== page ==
Relationship struggles—they monopolize today’s “news” headlines more so than national and international stories that can affect us greater as a whole. Just in the past 72 hours we’ve learned Ben Affleck and Jennifer Garner, as well as Kourtney Kardashian and Scott Disick, split ways. The latter of the couples even played out their contentious rapport for the world to see—from their numerous alcohol-fueled arguments to rearing their children on reality TV.
This voyeuristic look into the depths of another’s union is pretty normal in 2015’s celebrity-centric/public-figure culture, but in 1962 when Edward Albee premiered his play “Who’s Afraid of Virginia Woolf?” on Broadway, it was quite a groundbreaking experience. He showcased a different view of what took place with a couple behind closed doors—to the point it questioned societal standards of the happy-go-lucky husband and wife painted in the ’50s and ’60s lifestyle.
Based on his own friends, who were professors and New York socialites, Albee constructed his main characters, Martha and George, in a functioning, abusive relationship—one that his lovers thrive in being a part of. Albee wrote rapid-fire speech so the audience literally feels every word burn aggressively. He standardizes the simplest of tasks, such as Martha asking for a drink, as an assault of entitlement, marked by a dictatorship of twists and turns. Plain conversations, such as talking about the title of a photograph, turn to bickering, which inevitably become volatile through words and actions.
The plot of “Who’s Afraid of Virginia Woolf?” is relatively simple: Martha and George return from a party at the college where George works after one-too-many drinks. Unbeknownst to George, Martha asks two youngsters, Nick and Honey, back to their home for late-night cocktails. Nick and Honey bear witness to the couple’s unraveling, and while at first they are embarrassed by what they see, eventually, the young couple become mesmerized by this tangled and contorted codependency of their elders.
“Who’s Afraid of Virginia Woolf?” won the 1963 Tony Award and the 1962–63 New York Drama Critics’ Circle Award for Best Play. Most folks are familiar with it from the 1966 film version, directed by Mike Nichols and starring Richard Burton, Elizabeth Taylor, George Segal, and Sandy Dennis. Thalian Association is continuing its summer series of plays this weekend, with the opening of the Albee show, directed by local actor and writer Anthony Lawson.
“I like doing smaller shows with lots of emotion,” Lawson tells encore. He last acted in “Brooklyn: The Musical” and “One Flew Over the Cuckoo’s Nest” but is slated to star as Amos in “Chicago” in the coming months. He also will launch his own theatre group, Panache Theatrical Productions, to debut “Santaland Diaries” in time for the holidays. First, he’ll be doing a “Funny Thing Happened on the Way to the Forum” for Opera House in the fall, which will be the largest cast he’s ever worked with. However, he’s drawn to the intimacy of his current show and even more to this small cast of massive talent.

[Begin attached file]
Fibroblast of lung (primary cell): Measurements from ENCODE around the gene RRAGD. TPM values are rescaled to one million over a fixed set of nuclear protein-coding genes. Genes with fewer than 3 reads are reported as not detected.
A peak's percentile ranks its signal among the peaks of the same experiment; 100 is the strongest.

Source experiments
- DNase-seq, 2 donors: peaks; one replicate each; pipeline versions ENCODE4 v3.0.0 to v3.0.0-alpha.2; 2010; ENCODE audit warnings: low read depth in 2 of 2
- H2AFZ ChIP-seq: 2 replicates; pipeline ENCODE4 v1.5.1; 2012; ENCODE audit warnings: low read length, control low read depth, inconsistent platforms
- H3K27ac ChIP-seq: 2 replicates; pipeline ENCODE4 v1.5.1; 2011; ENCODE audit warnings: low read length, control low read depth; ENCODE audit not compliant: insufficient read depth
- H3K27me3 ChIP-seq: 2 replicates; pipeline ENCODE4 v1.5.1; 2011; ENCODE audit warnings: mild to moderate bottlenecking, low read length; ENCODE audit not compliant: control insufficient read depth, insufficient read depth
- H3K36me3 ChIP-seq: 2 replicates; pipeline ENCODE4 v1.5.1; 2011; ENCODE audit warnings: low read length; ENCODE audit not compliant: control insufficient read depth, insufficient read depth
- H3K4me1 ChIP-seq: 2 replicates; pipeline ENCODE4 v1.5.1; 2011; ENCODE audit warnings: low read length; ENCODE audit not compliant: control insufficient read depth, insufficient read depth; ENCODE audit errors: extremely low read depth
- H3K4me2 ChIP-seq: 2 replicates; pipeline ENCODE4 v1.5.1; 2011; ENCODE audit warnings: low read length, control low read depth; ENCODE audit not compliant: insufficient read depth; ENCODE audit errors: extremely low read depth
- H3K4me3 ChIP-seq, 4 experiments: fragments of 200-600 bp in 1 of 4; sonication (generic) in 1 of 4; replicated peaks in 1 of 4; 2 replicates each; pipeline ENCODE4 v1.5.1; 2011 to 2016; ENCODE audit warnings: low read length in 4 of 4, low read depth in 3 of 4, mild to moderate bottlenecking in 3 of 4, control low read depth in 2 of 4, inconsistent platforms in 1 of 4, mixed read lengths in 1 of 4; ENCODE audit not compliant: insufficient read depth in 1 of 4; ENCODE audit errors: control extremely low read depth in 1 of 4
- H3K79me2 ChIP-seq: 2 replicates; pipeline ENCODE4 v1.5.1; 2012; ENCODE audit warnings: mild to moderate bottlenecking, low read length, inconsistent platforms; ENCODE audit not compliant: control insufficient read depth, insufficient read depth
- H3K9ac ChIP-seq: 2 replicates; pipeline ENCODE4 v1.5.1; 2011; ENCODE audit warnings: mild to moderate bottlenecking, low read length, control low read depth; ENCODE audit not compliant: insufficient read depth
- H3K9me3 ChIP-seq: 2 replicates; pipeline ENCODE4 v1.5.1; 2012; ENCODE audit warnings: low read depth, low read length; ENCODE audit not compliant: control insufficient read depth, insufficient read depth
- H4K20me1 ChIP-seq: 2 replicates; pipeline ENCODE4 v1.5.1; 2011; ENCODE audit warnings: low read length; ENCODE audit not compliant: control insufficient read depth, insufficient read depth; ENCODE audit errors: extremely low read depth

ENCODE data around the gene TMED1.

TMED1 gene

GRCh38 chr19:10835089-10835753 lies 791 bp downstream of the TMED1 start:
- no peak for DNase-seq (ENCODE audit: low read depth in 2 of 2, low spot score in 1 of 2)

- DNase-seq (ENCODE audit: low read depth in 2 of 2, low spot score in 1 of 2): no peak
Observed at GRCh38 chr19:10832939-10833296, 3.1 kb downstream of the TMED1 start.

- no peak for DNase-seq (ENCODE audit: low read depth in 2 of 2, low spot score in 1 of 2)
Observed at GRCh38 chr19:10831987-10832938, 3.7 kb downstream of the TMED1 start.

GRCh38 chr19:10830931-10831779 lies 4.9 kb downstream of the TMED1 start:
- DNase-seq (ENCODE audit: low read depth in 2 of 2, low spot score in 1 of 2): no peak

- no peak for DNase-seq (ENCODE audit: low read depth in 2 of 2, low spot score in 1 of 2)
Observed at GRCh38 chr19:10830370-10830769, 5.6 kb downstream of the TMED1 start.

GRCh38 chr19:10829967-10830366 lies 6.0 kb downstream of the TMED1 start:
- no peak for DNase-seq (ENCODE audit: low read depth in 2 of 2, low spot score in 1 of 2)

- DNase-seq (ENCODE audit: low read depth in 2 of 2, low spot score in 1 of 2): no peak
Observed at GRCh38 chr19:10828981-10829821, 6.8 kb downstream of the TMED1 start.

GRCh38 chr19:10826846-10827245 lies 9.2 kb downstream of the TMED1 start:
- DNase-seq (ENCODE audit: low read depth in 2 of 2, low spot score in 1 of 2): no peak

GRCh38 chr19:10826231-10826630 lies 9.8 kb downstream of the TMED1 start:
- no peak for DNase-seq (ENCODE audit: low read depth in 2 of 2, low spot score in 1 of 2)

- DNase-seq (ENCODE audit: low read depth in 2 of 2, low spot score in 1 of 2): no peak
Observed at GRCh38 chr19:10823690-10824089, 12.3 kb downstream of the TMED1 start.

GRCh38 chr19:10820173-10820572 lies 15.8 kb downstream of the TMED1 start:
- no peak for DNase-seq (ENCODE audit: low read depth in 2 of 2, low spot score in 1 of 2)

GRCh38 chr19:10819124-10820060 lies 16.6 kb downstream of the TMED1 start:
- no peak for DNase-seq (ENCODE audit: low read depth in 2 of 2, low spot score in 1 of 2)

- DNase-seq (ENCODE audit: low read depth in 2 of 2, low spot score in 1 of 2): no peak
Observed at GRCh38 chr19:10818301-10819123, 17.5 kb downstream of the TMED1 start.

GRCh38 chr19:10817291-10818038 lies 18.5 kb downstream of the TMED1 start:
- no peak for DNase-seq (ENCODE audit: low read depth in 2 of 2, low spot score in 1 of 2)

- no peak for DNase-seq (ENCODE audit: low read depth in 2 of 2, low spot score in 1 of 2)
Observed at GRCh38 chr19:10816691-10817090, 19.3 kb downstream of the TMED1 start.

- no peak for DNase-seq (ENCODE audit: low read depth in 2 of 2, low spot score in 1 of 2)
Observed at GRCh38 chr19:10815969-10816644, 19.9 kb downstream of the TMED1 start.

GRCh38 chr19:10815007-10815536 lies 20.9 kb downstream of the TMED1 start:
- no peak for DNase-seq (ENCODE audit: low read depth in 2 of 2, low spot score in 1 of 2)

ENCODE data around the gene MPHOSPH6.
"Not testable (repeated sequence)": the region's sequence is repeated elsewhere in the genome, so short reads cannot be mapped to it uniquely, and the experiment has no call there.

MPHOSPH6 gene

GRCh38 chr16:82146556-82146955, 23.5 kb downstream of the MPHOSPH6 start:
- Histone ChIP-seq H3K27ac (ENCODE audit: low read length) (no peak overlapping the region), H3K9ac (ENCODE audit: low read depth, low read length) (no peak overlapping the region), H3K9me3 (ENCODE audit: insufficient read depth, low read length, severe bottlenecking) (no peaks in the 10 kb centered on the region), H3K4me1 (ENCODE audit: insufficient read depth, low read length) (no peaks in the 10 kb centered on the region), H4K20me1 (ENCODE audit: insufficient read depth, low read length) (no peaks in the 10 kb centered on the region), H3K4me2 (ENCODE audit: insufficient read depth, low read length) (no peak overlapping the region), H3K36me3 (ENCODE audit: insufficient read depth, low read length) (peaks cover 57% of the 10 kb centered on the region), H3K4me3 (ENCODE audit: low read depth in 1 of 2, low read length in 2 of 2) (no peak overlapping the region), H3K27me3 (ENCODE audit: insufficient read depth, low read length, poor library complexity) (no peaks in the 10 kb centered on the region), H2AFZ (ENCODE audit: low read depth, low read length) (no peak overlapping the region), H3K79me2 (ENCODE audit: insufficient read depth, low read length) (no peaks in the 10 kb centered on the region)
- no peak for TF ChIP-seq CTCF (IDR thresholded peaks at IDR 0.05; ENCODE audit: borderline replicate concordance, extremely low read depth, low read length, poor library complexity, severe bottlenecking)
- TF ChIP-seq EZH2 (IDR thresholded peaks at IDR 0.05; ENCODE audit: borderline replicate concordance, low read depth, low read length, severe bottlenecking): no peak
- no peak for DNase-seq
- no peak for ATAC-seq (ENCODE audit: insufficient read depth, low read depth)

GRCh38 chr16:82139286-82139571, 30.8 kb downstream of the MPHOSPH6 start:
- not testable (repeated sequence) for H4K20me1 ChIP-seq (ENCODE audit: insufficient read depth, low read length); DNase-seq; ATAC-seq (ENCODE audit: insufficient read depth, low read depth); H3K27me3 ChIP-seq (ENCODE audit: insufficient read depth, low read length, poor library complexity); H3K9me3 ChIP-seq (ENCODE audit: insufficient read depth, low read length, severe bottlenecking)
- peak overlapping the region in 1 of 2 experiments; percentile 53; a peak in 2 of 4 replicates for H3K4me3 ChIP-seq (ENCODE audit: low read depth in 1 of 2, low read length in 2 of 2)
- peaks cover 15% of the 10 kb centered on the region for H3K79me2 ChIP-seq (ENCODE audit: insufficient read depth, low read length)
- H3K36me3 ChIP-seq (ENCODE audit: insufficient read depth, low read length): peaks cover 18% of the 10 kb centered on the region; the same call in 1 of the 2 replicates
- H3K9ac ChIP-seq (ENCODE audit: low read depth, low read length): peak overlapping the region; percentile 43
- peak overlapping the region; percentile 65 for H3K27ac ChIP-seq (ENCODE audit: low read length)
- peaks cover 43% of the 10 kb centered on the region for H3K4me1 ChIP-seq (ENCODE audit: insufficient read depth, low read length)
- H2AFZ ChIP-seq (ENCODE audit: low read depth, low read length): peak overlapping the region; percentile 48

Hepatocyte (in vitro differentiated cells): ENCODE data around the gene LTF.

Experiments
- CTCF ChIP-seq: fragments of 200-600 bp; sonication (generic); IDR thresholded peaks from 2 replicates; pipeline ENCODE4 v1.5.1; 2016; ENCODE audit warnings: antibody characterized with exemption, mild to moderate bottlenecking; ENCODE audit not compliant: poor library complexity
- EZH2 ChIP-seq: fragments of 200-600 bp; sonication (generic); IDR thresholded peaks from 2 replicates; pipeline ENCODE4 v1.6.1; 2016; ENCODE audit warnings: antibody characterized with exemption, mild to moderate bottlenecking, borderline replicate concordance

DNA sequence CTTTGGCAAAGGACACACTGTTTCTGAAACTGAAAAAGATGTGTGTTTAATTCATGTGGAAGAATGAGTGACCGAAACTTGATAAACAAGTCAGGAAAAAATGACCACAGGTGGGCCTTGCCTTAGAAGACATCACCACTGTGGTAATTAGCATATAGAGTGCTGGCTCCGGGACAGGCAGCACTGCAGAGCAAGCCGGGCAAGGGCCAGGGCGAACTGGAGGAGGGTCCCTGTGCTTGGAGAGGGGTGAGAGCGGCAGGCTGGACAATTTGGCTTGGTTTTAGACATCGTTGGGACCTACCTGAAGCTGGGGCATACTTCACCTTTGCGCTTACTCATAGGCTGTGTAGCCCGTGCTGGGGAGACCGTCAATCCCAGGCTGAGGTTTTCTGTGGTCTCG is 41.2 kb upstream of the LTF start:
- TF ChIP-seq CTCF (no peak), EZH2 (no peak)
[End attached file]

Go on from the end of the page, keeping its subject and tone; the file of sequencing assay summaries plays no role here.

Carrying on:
“I’ve never seen this play performed before,” Lawson tells. “Just seeing this group act the hell out of it in rehearsal has affected me plenty.”
Ron Hasson will play George and Katherine Vernon will be Martha. They’re bringing the dysfunction to the stage steadfast.
“Albee’s writing is so astonishing that it makes three hours of people just talking (yelling) at each other absolutely fascinating,” Vernon tells. “Aside from simply learning the text itself, which is full of loops, callbacks and wild tangents, just finding my way through Martha’s mind and the constantly changing tactics in her battle with George has been the toughest and most rewarding.”
At the heart of the show is a love untouched, or better yet unfazed, by tact and social graces. “I love how these characters truly love each other but have no conventional means of expressing that love,” Lawson says.
Though the content has been heavy, and ripe with dark emotions, Lawson’s tried to provide a safe environment, relatively stress free, to bring out the best in all the actors. Maria Katsadorous plays Honey, while Hal Cosec plays her love interest, Nick. Katsadorous is compelled by the show’s highs and lows. Not only has she found them captivating and heart breaking, but wacky and hilarious.
“As an audience member, I think you come to feel every single emotion you can possibly feel throughout the course of this show,” Katsadorous notes. “The language is brilliant, but a bit of a bear to take on, so working together to break the show apart and then build that trust with one another to put it on—it has taught me so much and been so rewarding.”
“Who’s Afraid of Virginia Woolf?” opens July 9 and runs through the 26, Thursdays through Saturdays at 7:30 p.m. and on Sundays at 3 p.m. at the Red Barn Studio (1122 South 3rd St.). Tickets are $25; www.thalian.org.
TECH CREW ON ‘WHO’S AFRAID OF VIRIGINA WOOLF?’
Shawn Sproatt: Costumes
Lance Howell: Lighting
Ben Fancy: Set Design
Michael O’Connell: Props
Izzy Gorden: Stage Manager